But what if you've taken those safety and LPG points on board - and either want to know what the generic dual-fuel VY Wagon drives like, or don't care one whit about missing rear head restraints and a compromised load area?
Now we can cover the good news! The new dash works well (better than we said it did in the VY SS Ute - which came with ghastly green instruments) and has a range of useful features. The steering is increasingly heavy - and for some people it might even be classed as too heavy - and its alterations in around-centre feel don't attract from us the praise that others seem to find in the increasingly large 'sneeze factor' that's now present. But the (dry road) handling is superbly sorted, with the spring/damping combination excellent over pretty well any road you can throw at it. Through our bumpy, high-speed test corner - where the suspension becomes compressed even before the bumps are met - the Commodore is very, very good. And that's in absolute terms, not just in comparison to similarly-priced wagons.
While it's obvious that the Commodore - 1585kg in wagon form - has a fair amount of mass to change in direction, its communication and progressiveness are really exemplary. Wearing 205/65 Bridgestone RE92s on 15 x 6 steel rims, it's not a vehicle with huge outright grip levels - but it makes the absolute most of what it has. In dry road conditions this really is a car in which having a single vehicle 'lose' would be quite hard to do, and for enthusiasts it can actually be hustled from point to point indecently quickly. When going fast it needs more driver input than the other models boasting lower profile tyres, but push it hard and the car stays with you. In wet conditions? Well, see above re the missing traction control - and remember that the tyre tread depth of a brand new car is only going to get smaller as the kilometres pass...
The cabin is also a comfortable and spacious place. You'll find the excellent new trip computer and user-programmable body module (more on this in a moment), a Blaupunkt single CD radio, very comfortable and supportive seats, and remote central locking - which includes the tailgate. It's only when you dig further that you realise that air con is an option - the test Executive was optioned with passenger and side airbags, LPG, air con and ABS, significantly raising its base price.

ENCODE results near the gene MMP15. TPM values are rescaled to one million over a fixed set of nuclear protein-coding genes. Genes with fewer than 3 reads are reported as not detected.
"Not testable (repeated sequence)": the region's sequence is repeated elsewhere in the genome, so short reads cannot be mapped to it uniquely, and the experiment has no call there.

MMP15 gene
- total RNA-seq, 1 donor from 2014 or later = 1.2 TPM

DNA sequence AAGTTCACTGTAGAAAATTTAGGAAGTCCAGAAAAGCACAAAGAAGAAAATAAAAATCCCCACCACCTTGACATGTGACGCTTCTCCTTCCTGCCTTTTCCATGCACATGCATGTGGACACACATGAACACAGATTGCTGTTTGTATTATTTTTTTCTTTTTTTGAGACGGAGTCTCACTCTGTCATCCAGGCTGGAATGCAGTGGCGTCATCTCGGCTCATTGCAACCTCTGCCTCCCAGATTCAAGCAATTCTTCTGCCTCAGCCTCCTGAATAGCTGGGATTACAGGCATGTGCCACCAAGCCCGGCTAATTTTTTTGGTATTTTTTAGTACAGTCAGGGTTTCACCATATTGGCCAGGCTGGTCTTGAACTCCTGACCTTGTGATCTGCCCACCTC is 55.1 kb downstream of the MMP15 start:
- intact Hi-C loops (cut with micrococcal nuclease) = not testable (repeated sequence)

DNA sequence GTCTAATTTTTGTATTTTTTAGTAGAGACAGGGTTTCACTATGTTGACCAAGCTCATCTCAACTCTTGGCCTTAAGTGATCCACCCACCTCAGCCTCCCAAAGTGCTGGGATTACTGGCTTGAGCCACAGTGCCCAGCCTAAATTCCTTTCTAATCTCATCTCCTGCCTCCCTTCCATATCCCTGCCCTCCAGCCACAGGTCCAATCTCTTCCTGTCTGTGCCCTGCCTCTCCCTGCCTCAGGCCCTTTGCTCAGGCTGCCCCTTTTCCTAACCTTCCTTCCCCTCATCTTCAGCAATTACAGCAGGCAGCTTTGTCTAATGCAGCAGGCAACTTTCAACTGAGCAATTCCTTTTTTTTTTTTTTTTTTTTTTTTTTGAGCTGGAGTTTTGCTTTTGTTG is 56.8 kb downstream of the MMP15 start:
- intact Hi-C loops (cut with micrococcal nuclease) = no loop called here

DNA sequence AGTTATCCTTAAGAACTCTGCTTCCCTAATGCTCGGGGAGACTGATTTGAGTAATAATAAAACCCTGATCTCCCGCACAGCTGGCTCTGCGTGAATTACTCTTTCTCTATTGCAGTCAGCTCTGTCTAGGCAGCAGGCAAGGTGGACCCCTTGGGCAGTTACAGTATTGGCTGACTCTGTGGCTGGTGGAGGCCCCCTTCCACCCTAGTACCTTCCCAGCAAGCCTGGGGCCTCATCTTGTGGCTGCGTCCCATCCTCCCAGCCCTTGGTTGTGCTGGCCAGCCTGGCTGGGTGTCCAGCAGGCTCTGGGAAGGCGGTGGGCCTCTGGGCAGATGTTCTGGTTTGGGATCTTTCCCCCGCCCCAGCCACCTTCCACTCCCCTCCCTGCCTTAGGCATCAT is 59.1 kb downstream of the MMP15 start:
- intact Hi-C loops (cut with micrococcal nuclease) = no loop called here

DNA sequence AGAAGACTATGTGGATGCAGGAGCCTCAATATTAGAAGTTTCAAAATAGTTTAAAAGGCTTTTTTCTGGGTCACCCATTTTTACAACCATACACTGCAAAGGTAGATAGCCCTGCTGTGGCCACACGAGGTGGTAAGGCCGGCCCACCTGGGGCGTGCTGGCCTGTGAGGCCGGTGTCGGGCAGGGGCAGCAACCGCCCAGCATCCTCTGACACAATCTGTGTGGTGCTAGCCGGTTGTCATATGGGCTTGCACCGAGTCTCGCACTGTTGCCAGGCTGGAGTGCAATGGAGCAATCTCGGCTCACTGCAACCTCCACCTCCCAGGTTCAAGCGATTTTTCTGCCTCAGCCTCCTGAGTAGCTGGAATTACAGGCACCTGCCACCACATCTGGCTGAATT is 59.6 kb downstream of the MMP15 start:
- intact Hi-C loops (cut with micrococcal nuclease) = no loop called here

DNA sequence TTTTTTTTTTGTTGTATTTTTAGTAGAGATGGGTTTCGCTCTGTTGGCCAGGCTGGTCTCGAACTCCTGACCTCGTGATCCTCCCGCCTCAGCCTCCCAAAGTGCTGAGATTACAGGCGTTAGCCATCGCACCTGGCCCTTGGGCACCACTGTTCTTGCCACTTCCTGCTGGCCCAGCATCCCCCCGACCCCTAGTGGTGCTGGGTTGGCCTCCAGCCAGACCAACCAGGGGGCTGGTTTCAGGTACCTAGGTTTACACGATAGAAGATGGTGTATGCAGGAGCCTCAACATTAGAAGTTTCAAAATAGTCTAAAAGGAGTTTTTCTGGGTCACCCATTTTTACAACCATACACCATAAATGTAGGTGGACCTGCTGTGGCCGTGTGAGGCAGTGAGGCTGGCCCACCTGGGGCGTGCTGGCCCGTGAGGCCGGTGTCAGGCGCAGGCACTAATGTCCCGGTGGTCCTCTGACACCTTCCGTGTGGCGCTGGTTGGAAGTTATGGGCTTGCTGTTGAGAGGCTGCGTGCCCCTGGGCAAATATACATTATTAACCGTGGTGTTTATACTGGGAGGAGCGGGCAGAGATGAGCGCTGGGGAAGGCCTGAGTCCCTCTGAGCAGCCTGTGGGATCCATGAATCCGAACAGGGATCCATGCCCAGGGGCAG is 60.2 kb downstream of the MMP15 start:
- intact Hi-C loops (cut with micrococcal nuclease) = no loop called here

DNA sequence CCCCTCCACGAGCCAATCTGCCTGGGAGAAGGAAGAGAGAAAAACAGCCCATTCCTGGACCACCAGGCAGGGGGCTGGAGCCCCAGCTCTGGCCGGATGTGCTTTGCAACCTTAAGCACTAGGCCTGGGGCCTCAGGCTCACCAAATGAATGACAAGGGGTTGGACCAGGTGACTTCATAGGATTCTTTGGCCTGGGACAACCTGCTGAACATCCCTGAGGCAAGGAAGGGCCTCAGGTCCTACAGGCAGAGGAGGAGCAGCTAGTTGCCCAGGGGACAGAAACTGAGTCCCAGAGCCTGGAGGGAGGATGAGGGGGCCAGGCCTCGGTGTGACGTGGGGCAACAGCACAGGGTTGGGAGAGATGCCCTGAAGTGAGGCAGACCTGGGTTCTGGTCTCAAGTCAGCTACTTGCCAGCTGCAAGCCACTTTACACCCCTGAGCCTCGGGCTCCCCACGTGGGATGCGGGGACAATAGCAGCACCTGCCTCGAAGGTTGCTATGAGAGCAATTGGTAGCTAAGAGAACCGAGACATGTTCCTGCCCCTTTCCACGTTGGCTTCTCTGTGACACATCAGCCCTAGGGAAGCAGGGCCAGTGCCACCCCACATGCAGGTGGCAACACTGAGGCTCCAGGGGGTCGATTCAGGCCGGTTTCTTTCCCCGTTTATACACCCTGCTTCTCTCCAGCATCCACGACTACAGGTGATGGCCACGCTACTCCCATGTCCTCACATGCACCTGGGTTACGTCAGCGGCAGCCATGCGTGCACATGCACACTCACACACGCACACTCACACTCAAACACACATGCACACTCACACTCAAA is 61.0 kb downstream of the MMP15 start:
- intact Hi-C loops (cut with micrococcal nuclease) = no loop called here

There's also an in-cabin quality look and feel. The doors shut very well, for example, and the new auto gear lever looks good and works well - it's much better to use now that 4-3-2 gears selection is available without pushing the locking release button. The central LCD gear position readout is also effective; in fact, all of the controls and readouts are now better than before.
But back to the gas. Besides the amateurish way in which the gas tank has been added, the LPG installation - although technically pretty basic with its traditional vapour-filled intake manifold - is well integrated. Switching from petrol to LPG is handled by a centre console button, and at light throttle openings there is just a slight jerk on changeover. At big throttle openings, well... don't swap from one fuel to the other in those conditions unless you like to really feel that the fuel change has occurred! The fuel gauge shows the level of whatever fuel you're using, while the trip computer also swaps seamlessly across. In addition, an 'LPG' insignia appears on the LCD screen when you're using that fuel.